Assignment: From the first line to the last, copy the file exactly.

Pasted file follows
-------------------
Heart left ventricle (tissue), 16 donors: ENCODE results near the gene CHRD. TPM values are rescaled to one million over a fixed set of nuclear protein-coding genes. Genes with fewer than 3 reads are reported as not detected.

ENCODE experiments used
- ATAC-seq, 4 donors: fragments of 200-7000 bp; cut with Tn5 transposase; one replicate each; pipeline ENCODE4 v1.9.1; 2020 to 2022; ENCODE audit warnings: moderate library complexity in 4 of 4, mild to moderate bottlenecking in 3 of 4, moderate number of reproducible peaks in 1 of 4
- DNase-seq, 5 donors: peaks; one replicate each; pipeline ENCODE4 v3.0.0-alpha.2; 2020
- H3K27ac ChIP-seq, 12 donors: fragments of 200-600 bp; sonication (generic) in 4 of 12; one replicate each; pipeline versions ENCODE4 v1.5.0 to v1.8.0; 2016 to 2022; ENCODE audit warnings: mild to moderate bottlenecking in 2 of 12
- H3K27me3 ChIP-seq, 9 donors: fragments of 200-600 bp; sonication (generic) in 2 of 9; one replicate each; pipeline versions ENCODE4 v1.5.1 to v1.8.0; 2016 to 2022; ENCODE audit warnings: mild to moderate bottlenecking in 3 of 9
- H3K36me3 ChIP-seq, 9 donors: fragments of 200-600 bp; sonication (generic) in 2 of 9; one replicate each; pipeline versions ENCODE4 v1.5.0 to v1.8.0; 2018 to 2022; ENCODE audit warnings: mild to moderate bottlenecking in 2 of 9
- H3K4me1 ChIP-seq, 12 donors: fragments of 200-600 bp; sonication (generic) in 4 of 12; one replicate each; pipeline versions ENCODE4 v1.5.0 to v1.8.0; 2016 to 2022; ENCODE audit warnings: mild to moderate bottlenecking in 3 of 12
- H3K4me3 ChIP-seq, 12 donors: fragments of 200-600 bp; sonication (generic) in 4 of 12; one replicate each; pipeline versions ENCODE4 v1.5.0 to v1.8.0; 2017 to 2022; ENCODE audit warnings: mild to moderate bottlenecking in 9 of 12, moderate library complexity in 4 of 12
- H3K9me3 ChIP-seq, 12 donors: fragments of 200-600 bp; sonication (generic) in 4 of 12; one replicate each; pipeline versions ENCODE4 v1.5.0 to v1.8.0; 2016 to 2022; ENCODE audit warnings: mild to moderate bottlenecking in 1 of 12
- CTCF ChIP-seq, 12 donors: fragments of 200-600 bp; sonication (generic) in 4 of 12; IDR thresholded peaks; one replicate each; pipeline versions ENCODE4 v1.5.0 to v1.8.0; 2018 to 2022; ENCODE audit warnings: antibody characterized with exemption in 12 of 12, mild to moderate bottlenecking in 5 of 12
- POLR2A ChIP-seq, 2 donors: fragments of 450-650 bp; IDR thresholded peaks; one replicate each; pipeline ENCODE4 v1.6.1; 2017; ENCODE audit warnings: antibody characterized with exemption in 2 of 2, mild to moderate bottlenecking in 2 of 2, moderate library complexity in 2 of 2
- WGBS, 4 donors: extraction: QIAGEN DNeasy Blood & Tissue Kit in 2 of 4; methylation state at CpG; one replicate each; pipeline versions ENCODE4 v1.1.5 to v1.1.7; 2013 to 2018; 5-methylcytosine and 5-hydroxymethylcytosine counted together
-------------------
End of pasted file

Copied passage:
Heart left ventricle (tissue), 16 donors: ENCODE results near the gene CHRD. TPM values are rescaled to one million over a fixed set of nuclear protein-coding genes. Genes with fewer than 3 reads are reported as not detected.

ENCODE experiments used
- ATAC-seq, 4 donors: fragments of 200-7000 bp; cut with Tn5 transposase; one replicate each; pipeline ENCODE4 v1.9.1; 2020 to 2022; ENCODE audit warnings: moderate library complexity in 4 of 4, mild to moderate bottlenecking in 3 of 4, moderate number of reproducible peaks in 1 of 4
- DNase-seq, 5 donors: peaks; one replicate each; pipeline ENCODE4 v3.0.0-alpha.2; 2020
- H3K27ac ChIP-seq, 12 donors: fragments of 200-600 bp; sonication (generic) in 4 of 12; one replicate each; pipeline versions ENCODE4 v1.5.0 to v1.8.0; 2016 to 2022; ENCODE audit warnings: mild to moderate bottlenecking in 2 of 12
- H3K27me3 ChIP-seq, 9 donors: fragments of 200-600 bp; sonication (generic) in 2 of 9; one replicate each; pipeline versions ENCODE4 v1.5.1 to v1.8.0; 2016 to 2022; ENCODE audit warnings: mild to moderate bottlenecking in 3 of 9
- H3K36me3 ChIP-seq, 9 donors: fragments of 200-600 bp; sonication (generic) in 2 of 9; one replicate each; pipeline versions ENCODE4 v1.5.0 to v1.8.0; 2018 to 2022; ENCODE audit warnings: mild to moderate bottlenecking in 2 of 9
- H3K4me1 ChIP-seq, 12 donors: fragments of 200-600 bp; sonication (generic) in 4 of 12; one replicate each; pipeline versions ENCODE4 v1.5.0 to v1.8.0; 2016 to 2022; ENCODE audit warnings: mild to moderate bottlenecking in 3 of 12
- H3K4me3 ChIP-seq, 12 donors: fragments of 200-600 bp; sonication (generic) in 4 of 12; one replicate each; pipeline versions ENCODE4 v1.5.0 to v1.8.0; 2017 to 2022; ENCODE audit warnings: mild to moderate bottlenecking in 9 of 12, moderate library complexity in 4 of 12
- H3K9me3 ChIP-seq, 12 donors: fragments of 200-600 bp; sonication (generic) in 4 of 12; one replicate each; pipeline versions ENCODE4 v1.5.0 to v1.8.0; 2016 to 2022; ENCODE audit warnings: mild to moderate bottlenecking in 1 of 12
- CTCF ChIP-seq, 12 donors: fragments of 200-600 bp; sonication (generic) in 4 of 12; IDR thresholded peaks; one replicate each; pipeline versions ENCODE4 v1.5.0 to v1.8.0; 2018 to 2022; ENCODE audit warnings: antibody characterized with exemption in 12 of 12, mild to moderate bottlenecking in 5 of 12
- POLR2A ChIP-seq, 2 donors: fragments of 450-650 bp; IDR thresholded peaks; one replicate each; pipeline ENCODE4 v1.6.1; 2017; ENCODE audit warnings: antibody characterized with exemption in 2 of 2, mild to moderate bottlenecking in 2 of 2, moderate library complexity in 2 of 2
- WGBS, 4 donors: extraction: QIAGEN DNeasy Blood & Tissue Kit in 2 of 4; methylation state at CpG; one replicate each; pipeline versions ENCODE4 v1.1.5 to v1.1.7; 2013 to 2018; 5-methylcytosine and 5-hydroxymethylcytosine counted together